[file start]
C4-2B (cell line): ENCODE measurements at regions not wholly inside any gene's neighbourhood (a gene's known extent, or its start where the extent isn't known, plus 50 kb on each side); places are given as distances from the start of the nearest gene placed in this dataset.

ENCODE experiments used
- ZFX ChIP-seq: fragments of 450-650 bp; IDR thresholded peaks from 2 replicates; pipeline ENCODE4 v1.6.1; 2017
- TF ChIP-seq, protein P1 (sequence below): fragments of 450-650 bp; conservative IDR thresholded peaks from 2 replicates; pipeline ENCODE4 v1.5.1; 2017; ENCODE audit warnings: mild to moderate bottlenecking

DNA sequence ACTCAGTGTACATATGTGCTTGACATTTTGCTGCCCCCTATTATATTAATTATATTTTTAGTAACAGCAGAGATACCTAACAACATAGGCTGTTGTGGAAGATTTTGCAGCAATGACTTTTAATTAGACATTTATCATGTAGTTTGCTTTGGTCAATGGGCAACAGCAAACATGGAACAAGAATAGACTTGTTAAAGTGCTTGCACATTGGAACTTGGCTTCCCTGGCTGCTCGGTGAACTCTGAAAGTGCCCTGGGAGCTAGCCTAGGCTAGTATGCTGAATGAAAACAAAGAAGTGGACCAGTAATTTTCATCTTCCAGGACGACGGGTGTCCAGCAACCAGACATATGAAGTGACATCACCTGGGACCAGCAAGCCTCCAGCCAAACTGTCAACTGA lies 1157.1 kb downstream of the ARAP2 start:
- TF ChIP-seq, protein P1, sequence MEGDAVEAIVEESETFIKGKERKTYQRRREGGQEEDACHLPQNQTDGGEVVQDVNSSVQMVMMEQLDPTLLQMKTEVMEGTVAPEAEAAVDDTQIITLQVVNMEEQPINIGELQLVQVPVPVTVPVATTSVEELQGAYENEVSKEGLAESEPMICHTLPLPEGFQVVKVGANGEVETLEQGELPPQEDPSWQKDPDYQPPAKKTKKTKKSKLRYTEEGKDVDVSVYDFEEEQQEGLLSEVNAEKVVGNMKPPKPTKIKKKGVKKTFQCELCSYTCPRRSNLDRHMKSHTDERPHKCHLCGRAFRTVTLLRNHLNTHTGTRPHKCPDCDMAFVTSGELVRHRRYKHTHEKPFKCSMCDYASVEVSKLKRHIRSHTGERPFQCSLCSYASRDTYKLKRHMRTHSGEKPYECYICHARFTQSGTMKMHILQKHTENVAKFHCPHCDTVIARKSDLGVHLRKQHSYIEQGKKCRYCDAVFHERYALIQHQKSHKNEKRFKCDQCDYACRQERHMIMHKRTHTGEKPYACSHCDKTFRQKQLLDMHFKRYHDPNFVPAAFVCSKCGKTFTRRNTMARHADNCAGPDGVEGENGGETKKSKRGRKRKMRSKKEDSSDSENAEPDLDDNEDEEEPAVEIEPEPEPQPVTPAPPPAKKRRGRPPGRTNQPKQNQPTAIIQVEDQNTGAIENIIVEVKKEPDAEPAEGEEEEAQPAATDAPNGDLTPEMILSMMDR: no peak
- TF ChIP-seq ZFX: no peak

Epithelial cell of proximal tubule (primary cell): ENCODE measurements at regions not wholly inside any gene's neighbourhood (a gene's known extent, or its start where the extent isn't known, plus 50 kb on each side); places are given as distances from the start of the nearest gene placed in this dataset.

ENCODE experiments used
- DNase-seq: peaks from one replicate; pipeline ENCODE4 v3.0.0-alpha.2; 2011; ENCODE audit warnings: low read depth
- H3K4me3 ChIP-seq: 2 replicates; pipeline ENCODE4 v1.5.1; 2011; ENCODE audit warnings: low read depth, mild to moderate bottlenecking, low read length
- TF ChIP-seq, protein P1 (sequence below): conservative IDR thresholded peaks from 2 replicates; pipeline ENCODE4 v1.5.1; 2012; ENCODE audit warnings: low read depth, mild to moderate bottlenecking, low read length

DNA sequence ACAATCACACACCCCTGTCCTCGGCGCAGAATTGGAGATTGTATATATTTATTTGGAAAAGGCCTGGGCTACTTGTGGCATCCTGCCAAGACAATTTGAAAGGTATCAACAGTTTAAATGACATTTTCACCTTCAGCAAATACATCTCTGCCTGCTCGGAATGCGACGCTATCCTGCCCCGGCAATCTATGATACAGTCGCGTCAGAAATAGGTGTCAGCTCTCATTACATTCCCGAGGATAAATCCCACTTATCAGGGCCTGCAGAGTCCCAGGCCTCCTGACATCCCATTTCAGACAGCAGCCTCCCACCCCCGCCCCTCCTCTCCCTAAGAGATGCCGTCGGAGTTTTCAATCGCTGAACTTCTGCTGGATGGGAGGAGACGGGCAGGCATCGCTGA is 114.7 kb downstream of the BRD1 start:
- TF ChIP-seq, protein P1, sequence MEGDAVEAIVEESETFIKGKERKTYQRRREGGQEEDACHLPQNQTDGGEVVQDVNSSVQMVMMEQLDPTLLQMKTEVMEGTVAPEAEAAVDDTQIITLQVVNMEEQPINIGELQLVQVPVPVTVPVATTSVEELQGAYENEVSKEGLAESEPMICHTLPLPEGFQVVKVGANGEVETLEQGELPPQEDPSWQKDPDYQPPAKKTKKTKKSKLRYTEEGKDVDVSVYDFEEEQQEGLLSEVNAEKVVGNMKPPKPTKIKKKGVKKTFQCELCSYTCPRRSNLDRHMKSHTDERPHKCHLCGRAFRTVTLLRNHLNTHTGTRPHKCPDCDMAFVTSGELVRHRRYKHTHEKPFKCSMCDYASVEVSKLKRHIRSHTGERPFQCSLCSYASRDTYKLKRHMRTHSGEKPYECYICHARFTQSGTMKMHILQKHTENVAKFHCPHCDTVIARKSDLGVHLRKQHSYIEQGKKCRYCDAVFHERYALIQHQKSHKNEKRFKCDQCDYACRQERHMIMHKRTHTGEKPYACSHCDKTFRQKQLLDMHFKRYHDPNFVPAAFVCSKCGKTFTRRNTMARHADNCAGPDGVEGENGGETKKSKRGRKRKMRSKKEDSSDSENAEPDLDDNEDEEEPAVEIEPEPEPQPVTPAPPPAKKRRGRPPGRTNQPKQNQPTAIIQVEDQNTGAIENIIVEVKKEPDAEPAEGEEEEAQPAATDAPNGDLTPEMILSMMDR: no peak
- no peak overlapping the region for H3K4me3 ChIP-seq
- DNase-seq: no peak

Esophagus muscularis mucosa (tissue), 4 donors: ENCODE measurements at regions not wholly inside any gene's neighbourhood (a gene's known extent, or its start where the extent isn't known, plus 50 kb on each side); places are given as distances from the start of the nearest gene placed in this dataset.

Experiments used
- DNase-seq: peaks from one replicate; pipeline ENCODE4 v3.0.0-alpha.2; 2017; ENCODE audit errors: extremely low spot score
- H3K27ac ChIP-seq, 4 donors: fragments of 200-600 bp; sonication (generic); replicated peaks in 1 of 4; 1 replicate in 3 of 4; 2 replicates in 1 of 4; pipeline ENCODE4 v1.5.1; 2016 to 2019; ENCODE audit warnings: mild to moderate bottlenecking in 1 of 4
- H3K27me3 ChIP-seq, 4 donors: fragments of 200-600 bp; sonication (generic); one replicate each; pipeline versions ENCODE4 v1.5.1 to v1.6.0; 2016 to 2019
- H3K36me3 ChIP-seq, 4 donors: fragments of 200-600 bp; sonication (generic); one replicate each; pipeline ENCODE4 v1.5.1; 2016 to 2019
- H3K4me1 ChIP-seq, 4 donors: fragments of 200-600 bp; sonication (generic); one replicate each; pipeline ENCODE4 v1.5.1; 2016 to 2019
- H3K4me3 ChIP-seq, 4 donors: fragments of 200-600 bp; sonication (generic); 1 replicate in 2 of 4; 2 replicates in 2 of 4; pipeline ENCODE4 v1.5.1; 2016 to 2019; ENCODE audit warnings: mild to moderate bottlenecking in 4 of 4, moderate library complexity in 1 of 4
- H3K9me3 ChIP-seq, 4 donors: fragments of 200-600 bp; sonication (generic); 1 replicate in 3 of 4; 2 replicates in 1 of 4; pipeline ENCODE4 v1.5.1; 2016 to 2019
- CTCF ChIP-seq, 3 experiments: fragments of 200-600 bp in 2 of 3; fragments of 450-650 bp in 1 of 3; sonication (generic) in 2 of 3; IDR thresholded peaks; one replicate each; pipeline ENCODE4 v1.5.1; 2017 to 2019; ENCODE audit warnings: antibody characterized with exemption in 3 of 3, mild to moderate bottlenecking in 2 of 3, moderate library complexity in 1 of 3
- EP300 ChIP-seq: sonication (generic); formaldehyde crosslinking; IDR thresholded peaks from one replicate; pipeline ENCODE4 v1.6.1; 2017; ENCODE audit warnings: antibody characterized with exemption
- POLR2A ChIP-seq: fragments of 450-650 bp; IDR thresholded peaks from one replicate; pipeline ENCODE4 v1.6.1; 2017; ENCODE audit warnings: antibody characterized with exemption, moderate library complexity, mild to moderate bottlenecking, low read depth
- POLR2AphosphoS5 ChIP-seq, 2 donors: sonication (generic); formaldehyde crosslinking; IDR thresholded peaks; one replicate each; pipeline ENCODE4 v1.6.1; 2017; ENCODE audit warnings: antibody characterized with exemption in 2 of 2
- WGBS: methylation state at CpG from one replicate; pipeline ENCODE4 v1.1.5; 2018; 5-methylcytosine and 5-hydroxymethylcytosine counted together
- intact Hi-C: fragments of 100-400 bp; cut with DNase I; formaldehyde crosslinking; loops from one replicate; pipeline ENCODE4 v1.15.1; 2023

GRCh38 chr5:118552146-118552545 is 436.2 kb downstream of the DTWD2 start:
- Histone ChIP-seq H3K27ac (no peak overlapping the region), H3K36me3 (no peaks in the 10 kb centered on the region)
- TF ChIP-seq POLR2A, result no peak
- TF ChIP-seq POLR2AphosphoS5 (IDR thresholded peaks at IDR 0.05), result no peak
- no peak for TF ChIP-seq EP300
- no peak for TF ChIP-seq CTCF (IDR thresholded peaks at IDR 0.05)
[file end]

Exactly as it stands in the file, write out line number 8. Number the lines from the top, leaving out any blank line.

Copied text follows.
Epithelial cell of proximal tubule (primary cell): ENCODE measurements at regions not wholly inside any gene's neighbourhood (a gene's known extent, or its start where the extent isn't known, plus 50 kb on each side); places are given as distances from the start of the nearest gene placed in this dataset.